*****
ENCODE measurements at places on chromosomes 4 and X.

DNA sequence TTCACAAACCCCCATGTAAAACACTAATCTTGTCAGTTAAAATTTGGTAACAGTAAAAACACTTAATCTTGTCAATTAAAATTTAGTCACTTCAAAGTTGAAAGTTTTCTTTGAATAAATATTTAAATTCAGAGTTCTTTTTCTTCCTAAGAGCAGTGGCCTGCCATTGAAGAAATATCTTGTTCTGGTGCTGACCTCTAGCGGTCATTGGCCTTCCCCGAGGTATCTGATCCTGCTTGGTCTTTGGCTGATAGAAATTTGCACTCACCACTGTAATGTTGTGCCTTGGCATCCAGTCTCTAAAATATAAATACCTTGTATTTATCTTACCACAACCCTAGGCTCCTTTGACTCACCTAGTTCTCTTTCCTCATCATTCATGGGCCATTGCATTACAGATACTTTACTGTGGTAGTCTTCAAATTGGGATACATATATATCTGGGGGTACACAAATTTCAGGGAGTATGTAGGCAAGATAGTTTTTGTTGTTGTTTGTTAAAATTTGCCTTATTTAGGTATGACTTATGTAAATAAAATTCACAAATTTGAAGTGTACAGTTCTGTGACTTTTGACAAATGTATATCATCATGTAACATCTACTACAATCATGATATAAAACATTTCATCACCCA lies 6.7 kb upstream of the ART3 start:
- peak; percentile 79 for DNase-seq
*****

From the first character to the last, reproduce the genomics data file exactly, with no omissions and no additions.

ENCODE measurements at places on chromosomes 4 and X.

DNA sequence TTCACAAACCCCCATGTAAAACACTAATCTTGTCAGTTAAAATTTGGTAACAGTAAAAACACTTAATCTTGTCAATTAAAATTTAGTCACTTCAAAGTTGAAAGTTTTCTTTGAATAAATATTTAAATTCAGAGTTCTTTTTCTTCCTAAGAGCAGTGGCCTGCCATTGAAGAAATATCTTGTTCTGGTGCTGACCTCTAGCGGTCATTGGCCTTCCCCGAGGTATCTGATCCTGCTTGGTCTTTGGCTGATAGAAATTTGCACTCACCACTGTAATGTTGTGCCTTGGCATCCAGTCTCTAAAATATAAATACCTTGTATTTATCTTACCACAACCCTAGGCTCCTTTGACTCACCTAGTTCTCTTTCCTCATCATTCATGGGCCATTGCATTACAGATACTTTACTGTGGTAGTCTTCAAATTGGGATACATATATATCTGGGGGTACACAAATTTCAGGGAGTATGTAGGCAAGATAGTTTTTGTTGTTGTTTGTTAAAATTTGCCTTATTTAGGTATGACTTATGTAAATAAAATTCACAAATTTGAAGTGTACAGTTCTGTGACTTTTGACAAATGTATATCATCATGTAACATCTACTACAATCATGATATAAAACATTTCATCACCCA lies 6.7 kb upstream of the ART3 start:
- peak; percentile 79 for DNase-seq